Of course, when I say Healthcare, what I mean is Healthcare in the UK. A trial called EPSOS demonstrated that a (non-UK) European citizen could get his prescription fulfilled in any of several participating countries, including the UK. This meant that Europeans travelling to London for the Olympics could walk into a participating pharmacist, sign a form and allow him to look up their drug regime, make regional variations and dispense the drugs. Unfortunately, the visitor to London from Manchester had to phone his GP and ask for a prescription to be sent by post.

So international interconnection within Healthcare is possible at least across Europe and the USA, so why isn’t it happening?

Well one of the reasons is standardisation, the UK uses a form of HL7 FHIR as its standard for passing healthcare data. Of course, it is an NHS variant, which will always cause interesting issues. So, what was used for the EPSOS experiment and for many subsequent implementations around the globe? The answer is an international standard called Integrating the Healthcare Enterprise (IHE). This still utilises HL7 but is a mechanism for significantly enhancing the information exchange capabilities, as it was developed with functionality to link across domains, enterprises and countries.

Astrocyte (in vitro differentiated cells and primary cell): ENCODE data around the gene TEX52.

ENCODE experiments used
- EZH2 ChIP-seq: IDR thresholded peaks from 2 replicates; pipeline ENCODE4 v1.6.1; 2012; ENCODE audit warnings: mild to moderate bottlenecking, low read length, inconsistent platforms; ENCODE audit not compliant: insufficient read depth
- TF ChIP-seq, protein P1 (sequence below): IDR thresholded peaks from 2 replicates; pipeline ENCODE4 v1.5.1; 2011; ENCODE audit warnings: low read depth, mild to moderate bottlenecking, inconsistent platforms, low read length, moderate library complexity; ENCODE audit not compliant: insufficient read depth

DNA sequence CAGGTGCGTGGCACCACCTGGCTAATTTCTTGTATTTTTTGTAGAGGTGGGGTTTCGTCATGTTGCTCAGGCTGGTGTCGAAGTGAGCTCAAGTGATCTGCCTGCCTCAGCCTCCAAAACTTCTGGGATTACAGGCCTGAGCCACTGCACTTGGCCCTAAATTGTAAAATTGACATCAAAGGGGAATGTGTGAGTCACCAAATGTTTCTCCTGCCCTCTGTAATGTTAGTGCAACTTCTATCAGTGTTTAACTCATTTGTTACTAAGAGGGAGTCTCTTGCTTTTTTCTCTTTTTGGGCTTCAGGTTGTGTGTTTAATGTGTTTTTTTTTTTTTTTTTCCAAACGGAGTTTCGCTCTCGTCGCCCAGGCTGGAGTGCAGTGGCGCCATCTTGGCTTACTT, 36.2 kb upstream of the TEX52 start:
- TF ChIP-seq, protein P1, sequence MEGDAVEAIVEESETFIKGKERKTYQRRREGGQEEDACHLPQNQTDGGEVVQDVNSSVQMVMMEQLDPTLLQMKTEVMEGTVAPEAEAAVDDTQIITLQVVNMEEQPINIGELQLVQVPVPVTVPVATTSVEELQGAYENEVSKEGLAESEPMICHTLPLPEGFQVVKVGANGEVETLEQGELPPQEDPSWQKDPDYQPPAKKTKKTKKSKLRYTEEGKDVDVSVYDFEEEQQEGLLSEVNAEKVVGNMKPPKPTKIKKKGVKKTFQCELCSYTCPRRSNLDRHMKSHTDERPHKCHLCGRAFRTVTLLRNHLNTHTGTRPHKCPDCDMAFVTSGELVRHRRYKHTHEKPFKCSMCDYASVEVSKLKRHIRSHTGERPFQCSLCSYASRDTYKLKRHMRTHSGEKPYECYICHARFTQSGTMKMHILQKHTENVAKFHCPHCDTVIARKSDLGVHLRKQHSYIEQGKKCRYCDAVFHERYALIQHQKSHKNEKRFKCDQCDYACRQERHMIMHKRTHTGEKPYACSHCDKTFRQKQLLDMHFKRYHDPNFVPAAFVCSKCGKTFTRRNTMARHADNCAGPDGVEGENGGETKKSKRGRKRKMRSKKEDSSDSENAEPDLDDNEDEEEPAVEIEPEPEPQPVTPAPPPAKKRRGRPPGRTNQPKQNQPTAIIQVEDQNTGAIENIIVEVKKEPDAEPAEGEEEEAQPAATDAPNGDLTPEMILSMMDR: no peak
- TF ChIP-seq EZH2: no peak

We may be leaving Europe, but we are remaining part of the World (at least so I believe) so we need to be part of the international Healthcare community and have our complete healthcare information available wherever and whenever we need it. Let’s get with it, NHS; I am travelling again next week and it would be so nice to know that my medical records could be seen by a doctor treating me overseas and that my GP has a record of the treatment. Unlikely I know, since this won’t even happen in other parts of the West Country, but I can dream!

Mike Morris, 12th August 2019

This blog reflects the personal opinions of the author and may not necessarily reflect the corporate position of x-tention Limited